The Bumble marketing team relies on young women to bring an innovative relatability to dating apps. (Illustration by Kristen Lucius, Minneapolis College of Art and Design)
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Bye-bye bored pickup lines and unwanted sexual advances.

There’s no question that the introduction of Bumble to the dating world in 2014 has transformed the way in which women and men alike view online dating. Whitney Wolfe, founder of Bumble — who has now grossed around $230 million from the app — created Bumble with the intention of allowing women to control the activity of their profile and feed.

This long-anticipated inversion of dating app norms has altered the potential and success of online dating as a viable option. Before Bumble, the concept of online dating was inextricably linked with the possibility of only being bombarded with cheesy one-liners or sexually charged comments. If you were a lucky enough user to avoid that, there was still the off-chance that your match was a predator of some sort. However, Bumble was made by women, for women solely to avoid such occurrences.

The app’s structure only allows for female users to initiate conversation, or “make the first move.” This specific feature has been deemed pretty favorable by both men and women. On the one hand, men don’t feel the typical pressure to be the first to reach out, as that initial interaction can either make or break their chances of success. On the other hand, women don’t feel as though their chances of success are determined by whether or not they feel the responsibility to respond to advancements made by male users. This attribute creates a relaxed environment within the space of the app, allowing for a more user-friendly experience and one that is likely to be recommended and shared.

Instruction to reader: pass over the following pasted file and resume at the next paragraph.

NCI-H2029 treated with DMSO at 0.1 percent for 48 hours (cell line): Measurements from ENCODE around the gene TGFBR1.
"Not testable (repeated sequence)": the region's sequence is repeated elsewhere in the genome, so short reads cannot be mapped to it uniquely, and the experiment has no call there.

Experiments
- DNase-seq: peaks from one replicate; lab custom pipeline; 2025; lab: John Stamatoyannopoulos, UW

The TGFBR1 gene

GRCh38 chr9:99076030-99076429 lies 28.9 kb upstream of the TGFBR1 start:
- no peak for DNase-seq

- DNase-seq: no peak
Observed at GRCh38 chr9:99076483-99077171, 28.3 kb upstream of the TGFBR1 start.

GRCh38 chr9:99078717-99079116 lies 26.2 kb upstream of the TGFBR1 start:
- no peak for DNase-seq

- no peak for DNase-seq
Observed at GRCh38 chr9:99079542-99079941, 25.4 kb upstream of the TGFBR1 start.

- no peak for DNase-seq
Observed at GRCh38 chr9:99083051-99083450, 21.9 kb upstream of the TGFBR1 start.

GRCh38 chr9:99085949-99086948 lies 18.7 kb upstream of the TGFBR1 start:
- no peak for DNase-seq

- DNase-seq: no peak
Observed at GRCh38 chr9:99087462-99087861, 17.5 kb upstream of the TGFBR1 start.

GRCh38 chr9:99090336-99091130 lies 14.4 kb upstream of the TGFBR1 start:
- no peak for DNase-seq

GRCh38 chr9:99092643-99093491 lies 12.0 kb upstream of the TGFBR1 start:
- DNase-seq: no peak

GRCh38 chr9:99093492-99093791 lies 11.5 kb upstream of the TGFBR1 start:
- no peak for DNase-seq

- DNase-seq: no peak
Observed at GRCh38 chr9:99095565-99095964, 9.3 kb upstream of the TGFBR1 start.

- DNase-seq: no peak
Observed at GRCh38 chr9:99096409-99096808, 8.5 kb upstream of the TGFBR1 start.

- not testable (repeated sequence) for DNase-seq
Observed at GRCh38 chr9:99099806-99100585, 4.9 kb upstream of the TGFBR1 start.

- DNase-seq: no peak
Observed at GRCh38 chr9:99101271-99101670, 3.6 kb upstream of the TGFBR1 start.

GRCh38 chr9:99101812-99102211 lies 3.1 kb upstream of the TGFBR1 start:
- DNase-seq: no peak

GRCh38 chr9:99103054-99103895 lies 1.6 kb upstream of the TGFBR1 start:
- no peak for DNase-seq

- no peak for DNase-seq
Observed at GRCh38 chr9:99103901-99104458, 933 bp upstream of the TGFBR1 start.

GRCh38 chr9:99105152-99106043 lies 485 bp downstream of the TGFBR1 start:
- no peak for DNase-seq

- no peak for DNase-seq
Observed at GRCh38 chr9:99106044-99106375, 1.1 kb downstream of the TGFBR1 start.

The growth of Bumble has also led to a more positive reputation of online dating for women.  The prospect of online dating has had its fair share of backlash in the past, being deemed as a desperate last resort for those who didn’t find success within the conventional dating atmosphere. However, Bumble helps relieve some of the pressure of the restrictions of conventional online dating platform standards. For women who are perhaps out of touch with the dating world of their specific environment or time, Bumble offers a safe and comfortable alternative.

Bumble owes much of its achievement to the strategic and modern marketing techniques deployed by Wolfe and her team. Wolfe created — much like Beyoncé — a hive of supporters who act as the company’s ambassadors to various social environments, including office spaces, social media platforms and, most importantly, college campuses.

Wolfe has employed a number of young college-age women across the nation to help foster the growth of the app. By using these young women as representatives, Wolfe is helping to realign the narrative and notion of online dating to include 20-year-old users, which continues to disrupt the idea that online dating stands as a viable option only after someone has experienced repeated failure under conventional dating practices.